Dynamic Web project

NOTE: In the Project Explorer view, Web projects are filtered into folder nodes to customize the display of Web resources for easy management during development.

  • Web Deployment Descriptor

    The standard Web application deployment descriptor (the WEB-INF/web.xml file).

  • JavaSource folder

    Contains the project's Java source code for classes, beans, and servlets. When these resources are added to a Web project, they are automatically compiled and the generated files are added to the WEB-INF/classes directory. The contents of the source directory are not packaged in WAR files unless an option is specified when a WAR file is created.

    NOTE: Though the default name given to the folder is JavaSources, you can change the name through the Project Explorer view or through the Preferences page available by selecting Window > Preferences > Web Tools > New J2EE Project.

  • imported_classes folder

    This folder may be created during a WAR import, and contains class files that do not have accompanying source. The imported_classes folder is a Java classes folder; Java classes folders can also be created using the Web project Java Build Path properties page.

  • WebContent folder

    The mandatory location of all Web resources, including HTML, JSP, graphic files, and so on. If the files are not placed in this directory (or in a subdirectory structure under this directory), the files will NOT be available when the application is executed on a server. The Web content folder represents the contents of the WAR file that will be deployed to the server. Any files not under the Web content folder are considered development-time resources (for example, .java files, .sql files, and .mif files), and are not deployed when the project is unit tested or published.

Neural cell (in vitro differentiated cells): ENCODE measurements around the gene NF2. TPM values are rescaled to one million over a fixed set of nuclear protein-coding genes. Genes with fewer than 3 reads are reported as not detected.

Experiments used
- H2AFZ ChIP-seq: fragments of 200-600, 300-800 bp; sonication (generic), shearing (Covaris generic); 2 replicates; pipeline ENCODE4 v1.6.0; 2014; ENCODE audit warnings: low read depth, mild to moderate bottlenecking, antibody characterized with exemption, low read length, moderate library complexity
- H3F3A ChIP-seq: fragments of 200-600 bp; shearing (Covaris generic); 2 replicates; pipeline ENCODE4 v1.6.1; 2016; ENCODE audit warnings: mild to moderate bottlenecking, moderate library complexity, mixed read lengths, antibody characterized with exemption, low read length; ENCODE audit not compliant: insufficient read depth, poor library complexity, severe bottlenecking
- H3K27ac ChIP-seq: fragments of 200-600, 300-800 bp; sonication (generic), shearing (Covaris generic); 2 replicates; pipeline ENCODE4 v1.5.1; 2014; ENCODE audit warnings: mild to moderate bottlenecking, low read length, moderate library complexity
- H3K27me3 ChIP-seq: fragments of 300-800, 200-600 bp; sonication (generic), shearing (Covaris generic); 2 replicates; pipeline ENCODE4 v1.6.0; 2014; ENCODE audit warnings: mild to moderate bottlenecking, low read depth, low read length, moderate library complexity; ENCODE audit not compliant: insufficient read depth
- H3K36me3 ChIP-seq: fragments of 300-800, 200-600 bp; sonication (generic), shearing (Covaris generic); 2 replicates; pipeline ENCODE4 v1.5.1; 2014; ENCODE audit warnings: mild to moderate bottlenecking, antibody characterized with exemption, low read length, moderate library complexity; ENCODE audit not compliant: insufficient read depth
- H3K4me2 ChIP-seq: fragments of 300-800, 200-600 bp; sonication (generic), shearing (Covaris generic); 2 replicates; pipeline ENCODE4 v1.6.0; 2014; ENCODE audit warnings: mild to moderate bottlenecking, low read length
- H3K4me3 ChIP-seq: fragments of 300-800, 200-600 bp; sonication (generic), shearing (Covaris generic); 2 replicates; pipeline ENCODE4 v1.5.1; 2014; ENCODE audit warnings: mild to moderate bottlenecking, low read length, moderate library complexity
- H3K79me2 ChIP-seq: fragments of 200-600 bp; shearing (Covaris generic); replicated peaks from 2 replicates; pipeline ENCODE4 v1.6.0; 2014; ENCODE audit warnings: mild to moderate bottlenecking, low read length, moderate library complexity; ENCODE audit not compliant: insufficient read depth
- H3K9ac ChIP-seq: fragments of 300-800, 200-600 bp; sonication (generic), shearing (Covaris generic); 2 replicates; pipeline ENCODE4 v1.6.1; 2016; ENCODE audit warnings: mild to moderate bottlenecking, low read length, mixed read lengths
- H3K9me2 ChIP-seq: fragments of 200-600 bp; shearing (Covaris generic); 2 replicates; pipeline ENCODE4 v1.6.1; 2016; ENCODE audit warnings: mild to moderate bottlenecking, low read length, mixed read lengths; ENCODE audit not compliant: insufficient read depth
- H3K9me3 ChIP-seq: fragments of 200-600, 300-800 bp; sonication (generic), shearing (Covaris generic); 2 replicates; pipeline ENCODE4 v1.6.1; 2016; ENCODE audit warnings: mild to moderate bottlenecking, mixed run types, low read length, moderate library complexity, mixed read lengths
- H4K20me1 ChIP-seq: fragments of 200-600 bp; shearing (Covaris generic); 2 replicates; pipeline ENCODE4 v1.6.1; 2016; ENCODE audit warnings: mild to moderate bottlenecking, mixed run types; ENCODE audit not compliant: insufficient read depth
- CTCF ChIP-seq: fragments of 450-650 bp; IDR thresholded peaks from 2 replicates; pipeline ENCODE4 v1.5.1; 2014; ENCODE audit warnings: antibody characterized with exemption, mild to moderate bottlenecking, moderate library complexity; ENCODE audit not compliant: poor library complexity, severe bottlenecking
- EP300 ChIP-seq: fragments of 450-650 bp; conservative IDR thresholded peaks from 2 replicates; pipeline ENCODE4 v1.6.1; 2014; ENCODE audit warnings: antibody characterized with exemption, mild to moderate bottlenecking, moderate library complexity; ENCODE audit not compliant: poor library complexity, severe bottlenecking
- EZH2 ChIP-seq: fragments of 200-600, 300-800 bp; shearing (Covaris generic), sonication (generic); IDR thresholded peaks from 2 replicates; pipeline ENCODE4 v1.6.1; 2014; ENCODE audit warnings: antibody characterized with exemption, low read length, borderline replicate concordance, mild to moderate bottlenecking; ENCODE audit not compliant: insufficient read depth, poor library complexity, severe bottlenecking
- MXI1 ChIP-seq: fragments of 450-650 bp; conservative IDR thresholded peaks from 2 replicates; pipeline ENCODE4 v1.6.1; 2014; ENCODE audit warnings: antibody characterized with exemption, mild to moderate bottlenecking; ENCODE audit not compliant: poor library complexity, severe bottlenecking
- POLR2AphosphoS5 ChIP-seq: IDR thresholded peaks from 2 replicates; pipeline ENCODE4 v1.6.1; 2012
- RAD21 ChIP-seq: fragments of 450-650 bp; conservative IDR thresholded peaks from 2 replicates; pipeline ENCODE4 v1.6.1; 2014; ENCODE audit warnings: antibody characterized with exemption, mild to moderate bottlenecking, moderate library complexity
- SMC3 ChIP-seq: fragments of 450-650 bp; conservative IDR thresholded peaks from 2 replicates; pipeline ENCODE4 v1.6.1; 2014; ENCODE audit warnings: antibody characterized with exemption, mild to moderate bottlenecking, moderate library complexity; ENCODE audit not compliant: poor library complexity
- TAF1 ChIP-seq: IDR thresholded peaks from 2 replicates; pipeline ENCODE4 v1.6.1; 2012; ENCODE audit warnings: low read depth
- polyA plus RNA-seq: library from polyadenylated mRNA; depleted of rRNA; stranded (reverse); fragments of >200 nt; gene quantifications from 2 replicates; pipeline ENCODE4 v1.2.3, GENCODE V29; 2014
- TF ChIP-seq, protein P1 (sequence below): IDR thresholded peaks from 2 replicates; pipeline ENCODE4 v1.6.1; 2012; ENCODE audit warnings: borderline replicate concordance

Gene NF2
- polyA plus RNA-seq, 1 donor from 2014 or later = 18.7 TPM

NOTE: Though the default name given to the folder is WebContent, you can change the name in the Project Explorer by right-clicking the folder and selecting Rename or from the Web page of the project's Properties dialog. In a dynamic Web project, changing the folder name will update the Java build output directory. You can change the preference for the default folder name to be applied when creating new Web projects by selecting Window > Preferences > Web Tools > New J2EE Project.

  • META-INF folder

    This directory contains the MANIFEST.MF file, which is used to map class paths for dependent JAR files that exist in other projects in the same Enterprise Application project. An entry in this file will update the run-time project class path and Java build settings to include the referenced JAR files.